Former Cincinnati Reds and Detroit Tigers manager George Lee “Sparky” Anderson passed away today at the age of 76due to complications resulting from dementia.
Sparky started out in baseball in 1953 by signing a minor league deal with the Dodgers. After several years of bouncing around the minors, Sparky finally made an appearance in the Major Leagues in 1959 where he hit .218 with 0 home runs and 34 RBIs. Anderson would never step foot on a Major League diamond again as a player, he was relegated back to Triple AAA where he spent the final 4 seasons of his playing career playing for the Toronto Maple Leafs of the International League.
In 1964, because of the urging of former Maple Leafs owner Jack Kent Cooke (Cooke also owned the Lakers, Redskins and LA Kings), Sparky Anderson made his debut as a manager for the same Maple Leaf team he had just finished playing for the previous season. Anderson bounced around between the Dodgers, Reds, Padres, and Angels farm system before finally becoming the Cincinnati Reds manager in 1969. Anderson went on to manage the Reds from 1969 until 1979. During that time he managed one of the most famous “dynasties” in baseball history known as “The Big Red Machine” with future hall of famers Johnny Bench and Joe Morgan along with all-time hits leader Pete Rose.
Most of us remember Sparky from his time as manager of the Detroit Tigers where he lead the team to a World Series title in 1984. Sparky will always be remembered for his penchant for pulling his starting pitchers at the first sign of fatigue, and for being one of the first managers to ever play situational matchups by bringing in a left handed pitcher to face a left handed batter and vice versa. He is the only manager to lead 2 baseball franchises in all-time wins.
Sparky was inducted into the Baseball Hall of Fame in 2000.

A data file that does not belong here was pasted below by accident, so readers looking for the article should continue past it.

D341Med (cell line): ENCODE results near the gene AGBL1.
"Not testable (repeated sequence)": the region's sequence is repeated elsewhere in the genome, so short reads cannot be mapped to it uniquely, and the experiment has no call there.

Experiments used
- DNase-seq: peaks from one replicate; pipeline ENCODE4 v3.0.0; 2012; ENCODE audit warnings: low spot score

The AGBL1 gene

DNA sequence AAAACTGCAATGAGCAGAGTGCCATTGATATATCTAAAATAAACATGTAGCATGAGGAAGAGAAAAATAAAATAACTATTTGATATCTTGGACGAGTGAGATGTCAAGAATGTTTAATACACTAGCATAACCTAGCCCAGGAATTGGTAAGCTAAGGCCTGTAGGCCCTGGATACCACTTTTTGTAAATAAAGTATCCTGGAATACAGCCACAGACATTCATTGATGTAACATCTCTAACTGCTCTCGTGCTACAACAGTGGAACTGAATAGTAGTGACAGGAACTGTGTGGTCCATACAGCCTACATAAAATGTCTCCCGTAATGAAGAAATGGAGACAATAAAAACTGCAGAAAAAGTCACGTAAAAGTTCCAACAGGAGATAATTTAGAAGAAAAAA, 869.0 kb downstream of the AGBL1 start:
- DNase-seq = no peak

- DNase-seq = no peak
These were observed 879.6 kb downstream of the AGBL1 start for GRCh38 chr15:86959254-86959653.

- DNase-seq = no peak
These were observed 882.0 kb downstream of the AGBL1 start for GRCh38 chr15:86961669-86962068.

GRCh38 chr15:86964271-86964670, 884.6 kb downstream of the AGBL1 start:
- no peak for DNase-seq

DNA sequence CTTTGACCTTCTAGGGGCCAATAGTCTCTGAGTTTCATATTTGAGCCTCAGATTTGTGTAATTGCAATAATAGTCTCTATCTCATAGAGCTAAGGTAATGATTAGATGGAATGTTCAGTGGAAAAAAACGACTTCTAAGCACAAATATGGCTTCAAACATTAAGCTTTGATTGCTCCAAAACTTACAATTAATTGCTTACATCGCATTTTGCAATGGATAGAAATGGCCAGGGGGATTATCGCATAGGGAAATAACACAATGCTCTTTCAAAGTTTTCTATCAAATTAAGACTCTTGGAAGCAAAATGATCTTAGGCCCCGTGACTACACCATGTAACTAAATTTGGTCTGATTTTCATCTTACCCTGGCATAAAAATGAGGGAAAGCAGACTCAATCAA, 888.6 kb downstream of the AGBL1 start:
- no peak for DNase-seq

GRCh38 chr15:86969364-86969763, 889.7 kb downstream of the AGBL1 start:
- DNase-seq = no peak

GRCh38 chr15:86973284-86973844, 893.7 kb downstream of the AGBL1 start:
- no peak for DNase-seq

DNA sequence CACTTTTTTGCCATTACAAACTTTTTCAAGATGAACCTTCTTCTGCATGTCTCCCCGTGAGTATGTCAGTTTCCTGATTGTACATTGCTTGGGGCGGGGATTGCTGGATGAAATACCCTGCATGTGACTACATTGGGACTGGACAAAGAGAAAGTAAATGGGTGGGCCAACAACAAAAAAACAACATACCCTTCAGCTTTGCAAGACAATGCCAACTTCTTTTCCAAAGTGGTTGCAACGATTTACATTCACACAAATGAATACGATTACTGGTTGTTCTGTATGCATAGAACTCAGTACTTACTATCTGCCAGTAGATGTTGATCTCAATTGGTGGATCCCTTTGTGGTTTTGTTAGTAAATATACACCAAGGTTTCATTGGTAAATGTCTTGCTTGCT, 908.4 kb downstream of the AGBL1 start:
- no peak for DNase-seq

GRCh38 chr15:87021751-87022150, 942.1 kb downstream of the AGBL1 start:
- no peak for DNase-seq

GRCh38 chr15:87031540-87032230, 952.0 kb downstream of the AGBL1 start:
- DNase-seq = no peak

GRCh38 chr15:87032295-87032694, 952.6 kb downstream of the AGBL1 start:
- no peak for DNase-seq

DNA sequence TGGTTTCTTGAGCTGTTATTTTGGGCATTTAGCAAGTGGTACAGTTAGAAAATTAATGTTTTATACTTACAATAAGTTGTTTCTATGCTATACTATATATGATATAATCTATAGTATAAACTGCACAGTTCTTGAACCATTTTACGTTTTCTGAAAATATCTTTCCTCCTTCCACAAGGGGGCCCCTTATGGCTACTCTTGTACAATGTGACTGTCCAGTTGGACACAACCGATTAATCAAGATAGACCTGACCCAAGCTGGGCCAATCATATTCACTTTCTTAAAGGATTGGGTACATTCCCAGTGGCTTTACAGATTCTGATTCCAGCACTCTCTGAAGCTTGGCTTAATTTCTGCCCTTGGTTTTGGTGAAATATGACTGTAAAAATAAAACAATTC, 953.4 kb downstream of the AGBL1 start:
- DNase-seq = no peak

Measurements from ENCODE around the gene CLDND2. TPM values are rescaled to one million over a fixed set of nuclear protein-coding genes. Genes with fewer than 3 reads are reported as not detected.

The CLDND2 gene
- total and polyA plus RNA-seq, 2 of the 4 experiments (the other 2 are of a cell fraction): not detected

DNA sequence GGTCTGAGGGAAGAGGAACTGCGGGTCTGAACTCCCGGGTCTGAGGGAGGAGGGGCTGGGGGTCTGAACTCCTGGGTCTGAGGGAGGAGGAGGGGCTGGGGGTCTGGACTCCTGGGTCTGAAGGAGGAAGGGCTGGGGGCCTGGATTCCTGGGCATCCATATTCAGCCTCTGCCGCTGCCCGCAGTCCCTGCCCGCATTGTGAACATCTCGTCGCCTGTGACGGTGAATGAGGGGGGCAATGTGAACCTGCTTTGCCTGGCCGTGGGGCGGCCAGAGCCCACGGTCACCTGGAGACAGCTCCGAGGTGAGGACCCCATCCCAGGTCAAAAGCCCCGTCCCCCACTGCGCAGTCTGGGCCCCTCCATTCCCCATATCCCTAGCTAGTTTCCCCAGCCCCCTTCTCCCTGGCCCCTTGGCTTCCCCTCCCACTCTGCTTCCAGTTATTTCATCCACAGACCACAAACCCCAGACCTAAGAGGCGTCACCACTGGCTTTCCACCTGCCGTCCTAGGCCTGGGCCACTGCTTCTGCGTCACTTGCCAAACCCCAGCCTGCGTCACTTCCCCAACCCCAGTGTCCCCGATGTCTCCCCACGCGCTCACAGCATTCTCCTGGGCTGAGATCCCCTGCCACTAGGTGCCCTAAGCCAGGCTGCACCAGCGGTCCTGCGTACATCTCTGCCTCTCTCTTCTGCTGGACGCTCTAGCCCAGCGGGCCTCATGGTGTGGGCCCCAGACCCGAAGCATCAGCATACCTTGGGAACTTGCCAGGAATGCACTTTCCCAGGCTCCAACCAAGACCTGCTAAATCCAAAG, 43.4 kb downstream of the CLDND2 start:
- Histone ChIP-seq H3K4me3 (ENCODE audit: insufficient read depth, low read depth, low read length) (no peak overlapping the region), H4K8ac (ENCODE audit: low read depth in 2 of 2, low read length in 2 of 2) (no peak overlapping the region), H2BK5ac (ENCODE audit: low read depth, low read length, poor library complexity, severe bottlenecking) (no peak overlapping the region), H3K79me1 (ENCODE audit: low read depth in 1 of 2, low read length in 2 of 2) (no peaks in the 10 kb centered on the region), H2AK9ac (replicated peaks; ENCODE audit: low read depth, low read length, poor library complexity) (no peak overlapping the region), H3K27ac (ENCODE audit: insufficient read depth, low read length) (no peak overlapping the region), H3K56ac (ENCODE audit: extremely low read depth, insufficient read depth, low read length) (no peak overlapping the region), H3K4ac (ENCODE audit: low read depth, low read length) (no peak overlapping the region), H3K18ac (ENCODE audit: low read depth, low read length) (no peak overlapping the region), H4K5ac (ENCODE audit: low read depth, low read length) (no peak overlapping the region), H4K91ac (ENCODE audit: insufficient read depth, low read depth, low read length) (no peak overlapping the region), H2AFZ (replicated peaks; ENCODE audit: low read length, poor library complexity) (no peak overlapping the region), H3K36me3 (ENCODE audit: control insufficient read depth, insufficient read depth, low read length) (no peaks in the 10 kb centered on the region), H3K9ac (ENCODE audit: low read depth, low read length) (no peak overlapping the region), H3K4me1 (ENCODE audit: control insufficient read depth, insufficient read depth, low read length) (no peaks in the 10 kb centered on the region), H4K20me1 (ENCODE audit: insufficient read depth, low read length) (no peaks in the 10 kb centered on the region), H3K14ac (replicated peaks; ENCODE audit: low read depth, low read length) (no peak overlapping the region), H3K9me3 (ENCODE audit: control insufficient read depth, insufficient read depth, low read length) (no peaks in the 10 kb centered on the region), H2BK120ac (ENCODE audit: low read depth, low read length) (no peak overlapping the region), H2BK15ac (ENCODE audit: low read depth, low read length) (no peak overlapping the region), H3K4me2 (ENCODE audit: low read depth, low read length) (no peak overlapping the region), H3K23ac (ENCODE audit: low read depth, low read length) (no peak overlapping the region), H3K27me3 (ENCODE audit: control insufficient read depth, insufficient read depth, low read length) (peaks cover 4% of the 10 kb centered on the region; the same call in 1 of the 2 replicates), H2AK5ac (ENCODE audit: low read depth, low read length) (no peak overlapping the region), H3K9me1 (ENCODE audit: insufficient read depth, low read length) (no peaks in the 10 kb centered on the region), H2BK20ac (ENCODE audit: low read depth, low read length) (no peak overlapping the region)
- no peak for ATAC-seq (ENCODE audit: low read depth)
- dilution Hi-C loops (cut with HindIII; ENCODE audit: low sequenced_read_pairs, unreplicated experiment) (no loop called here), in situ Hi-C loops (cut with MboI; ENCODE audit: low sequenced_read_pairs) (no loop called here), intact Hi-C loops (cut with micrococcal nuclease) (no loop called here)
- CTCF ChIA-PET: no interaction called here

To me, Sparky Anderson is what I envision to be the perfect manager. He taught his players how to play the game the right way, how to be off the field, and to always respect the game. What I’ll always remember is the 1984 World Series where the Tigers were playing the San Diego Padres. Game 5 when Kurt Gibson, who had hit a homerun earlier in the game, came up to bat against dominating closer Goose Gossage and it’s been reported that Gibson flashed 10 fingers to Anderson to signal he would be $10 that Gossage would pitch to him because of Gibson’s lackluster numbers against Gossage in his career. As the video replay shows, you can hear Anderson saying “he don’t wanna pitch to you” in the dugout followed by a deep homerun into the right field stands and the image of Anderson trying to celebrate and throw sunflower seeds in his mouth at the same time…
It’s been a rough year for Detroit sports fans as arguably the 2 most notable figures in Detroit sports history have passed away. Now’s a time for reflection and to thank Sparky for the memories he left us, that we’ll always be able to carry with us through the generations. Sure the Tigers weren’t the best teams during his tenure as manager, but he was always one of the most respected managers to ever manage the game. RIP Sparky.